Archive for the ‘computer’ Category

Good! Wordprexy has removed the ads and readers in Turkey can see WordPress blogs…

More power to them for breaching the “Great Firewall of Turkey” and, now, in a way that does not violate bloggers’ or readers’ rights or sensibilities.

For the background on the banning of WordPress in Turkey, see “Why We’re Blocked in Turkey: Adnan Oktar” by Matt on WordPress.com


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I’m all for open access to the Internet, so I was prepared to be somewhat lenient in my views towards wordprexy.com in their stated efforts to get around Turkey’s ban on WordPress. What I wasn’t prepared for was to go onto my blog on wordprexy’s mirror and see porn ads. Enough already.

Freedom of speech and open access or no, and I do make my allusions from time to time, bethonged buttocks and promises of 3 more inches in three weeks are not what I think my readers expect to see here. I’ve sent in the email requesting to be removed. After today’s spammer/scraper trench warfare and hours of research on copyright issues, plus several buggy things on my Drupal dev project, I’m done in for today. I hope that they really do remove my blog, but I’m tired and cranky enough at the moment to be more than a little cynical.

Even if wordprexy’s actions are for the stated purpose, I just don’t want my work being used in that way. Did they think it through first or try to come up with a better solution? The vitriol in the comments on their blog makes me wonder at the whole premise. Get a sponsor or a recognized NGO to help ahead of time…something…find a way to do it right, folks.

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While it was a great diversion from the other frustrations in my life, I have to admit that I behaved rather badly in this matter of dealing with content scrapers. After reading “What to Do When Someone Steals Your Content,” by Lorelle on WordPress.com, I’m ashamed of myself.

I read most of the article before I realized that I simply don’t have time do those things right now. (And it will take several readings and some note-taking to get all the action steps lined out.) Until I get settled in Phoenix, go through all the information and do everything in a professional manner – which is what I have thus far failed miserably at – I am going to have to accept that I can only do the bare minimum to deal with the content thieves right now and simply endure my indignation and wounded pride.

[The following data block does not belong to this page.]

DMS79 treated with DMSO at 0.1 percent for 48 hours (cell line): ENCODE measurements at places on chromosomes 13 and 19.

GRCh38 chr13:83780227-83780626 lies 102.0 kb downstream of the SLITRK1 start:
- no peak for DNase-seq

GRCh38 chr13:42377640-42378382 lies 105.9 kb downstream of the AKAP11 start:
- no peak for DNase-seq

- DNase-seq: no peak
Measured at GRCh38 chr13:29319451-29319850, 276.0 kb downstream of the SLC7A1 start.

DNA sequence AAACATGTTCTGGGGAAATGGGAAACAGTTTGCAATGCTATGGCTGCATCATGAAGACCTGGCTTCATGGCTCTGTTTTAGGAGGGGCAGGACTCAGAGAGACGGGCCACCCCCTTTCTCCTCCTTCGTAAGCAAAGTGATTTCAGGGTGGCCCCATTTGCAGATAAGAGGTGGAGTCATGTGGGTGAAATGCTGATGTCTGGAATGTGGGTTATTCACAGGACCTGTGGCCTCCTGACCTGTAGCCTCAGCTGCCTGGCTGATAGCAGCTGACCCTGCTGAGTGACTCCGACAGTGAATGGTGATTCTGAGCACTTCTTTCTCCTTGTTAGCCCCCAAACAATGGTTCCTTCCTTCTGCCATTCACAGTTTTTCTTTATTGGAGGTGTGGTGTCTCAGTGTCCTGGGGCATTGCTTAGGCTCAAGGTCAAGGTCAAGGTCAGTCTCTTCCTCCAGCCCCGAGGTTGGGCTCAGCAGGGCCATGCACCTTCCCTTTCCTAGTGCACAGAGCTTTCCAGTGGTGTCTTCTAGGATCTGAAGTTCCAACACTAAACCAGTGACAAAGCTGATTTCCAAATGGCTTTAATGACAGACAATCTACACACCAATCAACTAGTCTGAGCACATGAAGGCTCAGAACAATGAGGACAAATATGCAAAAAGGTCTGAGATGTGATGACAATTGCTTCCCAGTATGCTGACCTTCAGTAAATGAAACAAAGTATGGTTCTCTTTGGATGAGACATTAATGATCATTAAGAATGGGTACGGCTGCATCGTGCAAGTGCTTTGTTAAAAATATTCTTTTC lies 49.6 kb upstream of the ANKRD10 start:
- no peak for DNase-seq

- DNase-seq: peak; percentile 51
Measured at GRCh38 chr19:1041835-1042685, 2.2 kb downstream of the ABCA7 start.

That’s just the way it is. I can sally forth in defense of intellectual property rights in a month or two, and do so in an a more honorable manner, instead of being such a barbarian about it. Mea culpa. Sometimes I still act like there’s a fire on the other side of the door and I’ve got a halligan in my hands.

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I don’t know why I get such a kick out of stuff like this, but I do. A couple of days ago I signed up for a free account on Clustrmaps.com and they just drew up my first map. (See lower portion of the sidebar to the right.)

They do a very good job of explaining how it all works on their site. They are evidently experiencing major growth – and the associated growing pains – so updates are a little slow and I only got a partial day’s worth data on the first one, but I’m a happy little camper.

Ari, signing off for TCU, September 21, 17:21, UTC.

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Now I’m really getting cynical. I did my Alexa search and after half-a-dozen pages of seeing my scraped writings (and with more to go), I got angry all over again. I clicked on one of the sites for “free guitar lessons” and saw pretty much what I expected with my content. Gee, I didn’t know I wrote for “Guitar News.” (This is not the site’s actual name, just what they are using in their scraped pages. I don’t want to malign any legitimate site that may use that moniker.) My evil twin must be ghost-writing out in cyberspace.

I went to the home page of the site and saw they’d gone one better on their AdSense links. They’d used CSS to turn a row of AdSense titles into navigation links! Gotta give them one for deviousness. I was impressed enough to go in and look at their page source. What an education! They’d stolen and/or repurposed numerous scripts and plug-ins, and had some fairly sophisticated javascripting going on, as well.

Well, well. What do you do when you are sailing in pirate infested waters? There’s no turning back. I’m already adrift on the bright blue sea and I’ve gotten plundered more than once. This deserves some real thought and considered decisions. It will definitely affect how I promote and monetize http://www.flamencophile.com and other sites I develop.

I keep going back to the original premise of the scraper sandwich I devised – humans can scan and discern genuinely valuable content when they want to. I can only conclude that the people that click on the scraper sites ads are being lazy and clueless, and that the scrapers do not have as good a click-through rate as a truly worthwhile site. It is the “volume” paradigm at work as opposed to the “value paradigm.